So why am I not seeing more of these bikes on the road? These are perfect rides for those herds of Amazonians wandering around downtown Seattle these days, and would be ideal for zipping up to their overpriced small apartment on Capitol Hill after work, and then out and around Mt. Rainier on the weekend. Sales stats for smaller bikes, with engines 600ccs or less increased nearly 12 percent in the past couple of years, while the giant bikes increased only 7 percent. They sell well in Europe, where small motorcycles and scooters are what most young people drive every day as opposed to cars. Car ownership in Europe is less than in the US – it’s prohibitively expensive over there, and public transportation abounds – two things lacking in the US. Although we are rapidly approaching the sky-high costs of Europe, especially in Seattle with those damn Sound Transit fees. I’ve said it before, if policy makers are serious about reducing car miles traveled, they should encourage motorcycles and scooters. It fits the “green” thinking and the lifestyle of the millennial, who if they adopted in droves, would make a serious dent in traffic congestion. But that’s another story for another day.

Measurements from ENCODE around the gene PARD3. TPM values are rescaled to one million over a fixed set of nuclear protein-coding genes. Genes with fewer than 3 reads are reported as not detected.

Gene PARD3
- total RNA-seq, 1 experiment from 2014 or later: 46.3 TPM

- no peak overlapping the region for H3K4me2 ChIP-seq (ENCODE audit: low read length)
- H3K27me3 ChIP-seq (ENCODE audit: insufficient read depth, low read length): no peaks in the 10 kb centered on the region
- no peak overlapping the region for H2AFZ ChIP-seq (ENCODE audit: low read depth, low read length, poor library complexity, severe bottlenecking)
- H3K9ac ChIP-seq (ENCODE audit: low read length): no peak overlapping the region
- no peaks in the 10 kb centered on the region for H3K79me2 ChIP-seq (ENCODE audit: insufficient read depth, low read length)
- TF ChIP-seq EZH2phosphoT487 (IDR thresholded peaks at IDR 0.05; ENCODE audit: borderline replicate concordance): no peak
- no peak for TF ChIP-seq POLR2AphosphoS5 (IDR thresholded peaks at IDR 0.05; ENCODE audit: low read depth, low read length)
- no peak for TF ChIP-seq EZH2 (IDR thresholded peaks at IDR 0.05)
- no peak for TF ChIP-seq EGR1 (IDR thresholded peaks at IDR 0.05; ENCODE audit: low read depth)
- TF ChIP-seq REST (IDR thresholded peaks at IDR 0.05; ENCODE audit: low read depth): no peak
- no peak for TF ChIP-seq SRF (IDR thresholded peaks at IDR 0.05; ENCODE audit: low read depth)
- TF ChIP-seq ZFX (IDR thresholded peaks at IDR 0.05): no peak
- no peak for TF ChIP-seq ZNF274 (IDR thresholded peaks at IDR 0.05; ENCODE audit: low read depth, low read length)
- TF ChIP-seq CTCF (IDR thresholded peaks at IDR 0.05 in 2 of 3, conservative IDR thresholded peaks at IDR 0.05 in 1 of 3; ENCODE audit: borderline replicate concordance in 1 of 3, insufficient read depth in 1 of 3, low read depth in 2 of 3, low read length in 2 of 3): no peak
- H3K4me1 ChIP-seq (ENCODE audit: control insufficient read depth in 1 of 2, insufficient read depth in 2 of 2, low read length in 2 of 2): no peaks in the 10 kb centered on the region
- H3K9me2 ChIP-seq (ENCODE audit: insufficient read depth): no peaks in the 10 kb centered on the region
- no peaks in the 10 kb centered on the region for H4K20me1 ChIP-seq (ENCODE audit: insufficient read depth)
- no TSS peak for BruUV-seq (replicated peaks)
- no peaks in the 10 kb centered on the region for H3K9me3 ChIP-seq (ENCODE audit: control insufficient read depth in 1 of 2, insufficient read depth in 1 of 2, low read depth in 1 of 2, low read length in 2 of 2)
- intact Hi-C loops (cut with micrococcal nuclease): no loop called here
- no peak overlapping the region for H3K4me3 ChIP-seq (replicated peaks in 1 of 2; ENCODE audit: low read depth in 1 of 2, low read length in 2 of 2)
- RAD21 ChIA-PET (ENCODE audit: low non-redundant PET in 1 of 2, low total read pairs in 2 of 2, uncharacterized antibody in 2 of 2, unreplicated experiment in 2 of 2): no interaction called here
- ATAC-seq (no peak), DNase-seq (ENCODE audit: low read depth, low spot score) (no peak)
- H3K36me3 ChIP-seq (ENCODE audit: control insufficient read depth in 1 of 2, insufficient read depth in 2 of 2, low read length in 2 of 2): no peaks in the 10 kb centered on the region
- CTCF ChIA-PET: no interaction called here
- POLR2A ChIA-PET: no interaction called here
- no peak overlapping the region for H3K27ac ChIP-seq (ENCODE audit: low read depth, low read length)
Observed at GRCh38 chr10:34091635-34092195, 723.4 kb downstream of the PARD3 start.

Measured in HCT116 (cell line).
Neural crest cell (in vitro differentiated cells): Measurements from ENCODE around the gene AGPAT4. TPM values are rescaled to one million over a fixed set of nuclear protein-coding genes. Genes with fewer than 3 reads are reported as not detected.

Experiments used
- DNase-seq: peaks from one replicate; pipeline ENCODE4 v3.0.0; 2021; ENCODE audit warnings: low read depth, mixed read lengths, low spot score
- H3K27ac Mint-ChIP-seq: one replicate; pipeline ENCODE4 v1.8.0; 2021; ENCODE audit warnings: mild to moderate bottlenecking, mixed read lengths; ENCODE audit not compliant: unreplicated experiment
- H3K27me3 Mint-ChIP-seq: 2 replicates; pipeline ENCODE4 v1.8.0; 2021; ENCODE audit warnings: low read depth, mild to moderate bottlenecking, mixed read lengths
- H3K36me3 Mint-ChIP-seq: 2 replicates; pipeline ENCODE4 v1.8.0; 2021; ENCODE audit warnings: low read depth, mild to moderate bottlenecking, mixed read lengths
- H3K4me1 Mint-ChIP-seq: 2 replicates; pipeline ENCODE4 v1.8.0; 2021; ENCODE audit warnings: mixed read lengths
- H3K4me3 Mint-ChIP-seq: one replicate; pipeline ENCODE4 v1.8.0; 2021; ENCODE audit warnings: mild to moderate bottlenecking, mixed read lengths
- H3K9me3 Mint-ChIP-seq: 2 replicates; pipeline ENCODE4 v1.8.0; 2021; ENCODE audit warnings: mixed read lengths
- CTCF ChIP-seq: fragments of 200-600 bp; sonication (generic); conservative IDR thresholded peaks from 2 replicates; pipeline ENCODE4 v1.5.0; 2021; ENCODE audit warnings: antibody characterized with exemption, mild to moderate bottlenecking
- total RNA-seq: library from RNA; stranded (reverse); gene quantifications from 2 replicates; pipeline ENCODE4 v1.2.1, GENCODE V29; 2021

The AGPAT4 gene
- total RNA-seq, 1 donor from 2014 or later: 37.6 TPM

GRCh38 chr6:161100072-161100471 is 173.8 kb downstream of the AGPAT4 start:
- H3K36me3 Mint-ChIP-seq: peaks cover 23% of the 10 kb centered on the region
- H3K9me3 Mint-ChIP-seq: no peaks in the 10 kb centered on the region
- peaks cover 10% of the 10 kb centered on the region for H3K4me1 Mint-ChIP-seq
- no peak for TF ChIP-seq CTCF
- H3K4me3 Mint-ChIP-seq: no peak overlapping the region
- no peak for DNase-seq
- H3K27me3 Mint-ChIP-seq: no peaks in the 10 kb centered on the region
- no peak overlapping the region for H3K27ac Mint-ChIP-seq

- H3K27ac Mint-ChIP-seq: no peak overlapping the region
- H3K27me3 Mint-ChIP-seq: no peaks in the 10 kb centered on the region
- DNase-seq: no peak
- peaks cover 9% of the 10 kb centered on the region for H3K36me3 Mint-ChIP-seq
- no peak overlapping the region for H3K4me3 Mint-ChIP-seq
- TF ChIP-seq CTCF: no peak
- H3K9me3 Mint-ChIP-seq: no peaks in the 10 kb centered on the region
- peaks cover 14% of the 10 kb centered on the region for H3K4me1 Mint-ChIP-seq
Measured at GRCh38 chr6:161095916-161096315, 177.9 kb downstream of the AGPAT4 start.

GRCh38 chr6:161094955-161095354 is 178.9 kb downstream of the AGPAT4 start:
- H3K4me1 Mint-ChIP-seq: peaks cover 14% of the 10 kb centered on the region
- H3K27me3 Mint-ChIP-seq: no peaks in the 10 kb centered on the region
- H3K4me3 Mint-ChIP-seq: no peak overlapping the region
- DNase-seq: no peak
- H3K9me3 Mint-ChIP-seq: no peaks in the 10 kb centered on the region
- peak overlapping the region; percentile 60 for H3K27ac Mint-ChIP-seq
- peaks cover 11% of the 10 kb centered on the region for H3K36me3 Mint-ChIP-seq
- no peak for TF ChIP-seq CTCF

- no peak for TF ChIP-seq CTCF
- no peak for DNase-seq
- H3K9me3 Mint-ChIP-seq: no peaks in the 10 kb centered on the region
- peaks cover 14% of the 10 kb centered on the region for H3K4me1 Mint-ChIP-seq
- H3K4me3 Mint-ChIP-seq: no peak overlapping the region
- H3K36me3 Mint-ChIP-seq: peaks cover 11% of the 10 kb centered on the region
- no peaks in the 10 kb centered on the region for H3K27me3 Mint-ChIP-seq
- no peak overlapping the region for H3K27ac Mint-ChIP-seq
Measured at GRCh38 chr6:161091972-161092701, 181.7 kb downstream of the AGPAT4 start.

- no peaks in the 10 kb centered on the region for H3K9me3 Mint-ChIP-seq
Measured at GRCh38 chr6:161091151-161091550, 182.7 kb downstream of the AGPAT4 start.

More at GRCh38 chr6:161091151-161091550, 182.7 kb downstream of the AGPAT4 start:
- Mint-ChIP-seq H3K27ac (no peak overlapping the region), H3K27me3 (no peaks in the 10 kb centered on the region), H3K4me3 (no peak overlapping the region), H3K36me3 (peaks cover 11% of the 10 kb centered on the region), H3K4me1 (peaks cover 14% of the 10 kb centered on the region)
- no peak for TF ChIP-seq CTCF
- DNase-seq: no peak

It remains to be seen if these new little rides will lure new riders to replace us old geezers as we slow down and stop buying our glides. I hope it does. We need new riders to breathe new life into this sport. Lets just hope there are still roads for them to ride on and explore when they do. Maybe multi-day cross country excursions on big rigs, or what my Harley sales friend Vik calls “Harleybagos”, are over, and quick day trips are going to be in. It fits the millennial lifestyle perfectly.

Meanwhile I’ll be watching for the vendor lineup for the Coachella next year. If Harley’s smart they’ll bring their Sturgis tent to the desert this Spring. About the same time I’ll be loading up the Dyna and riding off somewhere to escape the crowds and traffic those weekends. If they do that – start marketing to the Coachella crowd like they do the Sturgis crowd -- I’ll know the future generation of our beloved sport is safe and secure and not to sell the Harley stock in my IRA.

Gary can be reached at roadsigns@comcast.net and you can read his blog at http://grgardner.livejournal.com or http://www.grgardner.com